I'll use brake cleaner or acetone. It strips ALL the oil out, so watch out. When the hot water evaporates (if you use hot water) it can leave rust spots, which is why I stopped using that method.

Lucky
April 12, 2007, 01:41 PM
Glen can you post a list of the old rules?

kungfuhippie
April 12, 2007, 02:01 PM
Glad to hear everything was okay.

This reminds me of the only question I got wrong in the PRK handgun safety test when I got my Star. Which direction should you point the gun when not firing it? In the safest possible direction. SInce there was a basement/lower floor you should have pointed the gun up, unless there was a floor above you...
I got that wrong because I never thought about having a basement or being on the second floor.

default
April 12, 2007, 02:15 PM
I am not a Mak or SKS owner (yet) and had never heard of this apparent common knowledge.

I will reconsider using my sand bucket for any slide-dropping on any semi-auto pistol, not just for hammer dropping on an "empty" chamber.

That's just it. It's not really common knowledge. Always having any semi-auto pointed at a safe backstop when chambering a round is a good idea - rules 2 and 4 protect you if you fail to observe rule 3. But, as I understand it, the likelihood of a GLOCK, or a 1911, or a Beretta 92, or any number of other common automatics with firing pin return springs, out-of-battery safeties, etc., slam-firing when the slide released is extremely remote, or even essentially impossible in some designs, no matter how dirty they are.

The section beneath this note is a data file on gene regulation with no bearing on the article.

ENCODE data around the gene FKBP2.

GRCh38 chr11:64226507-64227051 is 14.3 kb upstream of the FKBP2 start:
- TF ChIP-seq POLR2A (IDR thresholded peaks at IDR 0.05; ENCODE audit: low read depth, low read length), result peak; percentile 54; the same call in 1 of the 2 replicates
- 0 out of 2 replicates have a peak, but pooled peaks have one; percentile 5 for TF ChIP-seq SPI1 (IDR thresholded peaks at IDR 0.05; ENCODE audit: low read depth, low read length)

With a Mak, the firing pin (which looks like a crude iron nail you might have pulled out of the wall of an abandoned house built in the 1700s) just sits in its little tunnel in the rear of the slide - no spring, no nothing. Remove the safety/decocker lever, and it falls right out the back. Q-tips are good for cleaning this channel. If you shake the pistol in your hand, you will hear the pin rattling back and forth in the firing pin channel.

Gunk in the FP channel of any pistol is bad - just for the opposite reason in a Makarov than in most other autos - you might get a "bang" rather than a "click".

AFhack
April 12, 2007, 04:58 PM
"Maybe he's a gunsmith. Hard to work on them otherwise. (Or test fire them either before or after working on them.)"


All of the gunsmiths I know use snap caps, action proving dummies, or homemade dummies to test an action.

matt9052
April 12, 2007, 09:57 PM
a snap cap would have have been a good idea, but it may have caused a bigger problem. the cap would chamber and you wouldn't have known about the problem. I gun owner would have probably found out at the range with a full mag. Just be thank full no one was injured.

Hemicuda
April 12, 2007, 10:30 PM
Pinned and Recessed...

4 AD's (with that many, I bet they are ND's) in a lifetime?

Sorry to say this, but it would appear that your gun handling procedures are lacking somewhere, and that you need to study the 4 rules carefully...

MOST of us only need ONE AD/ND, and we learn... MAYBE a second one... but four?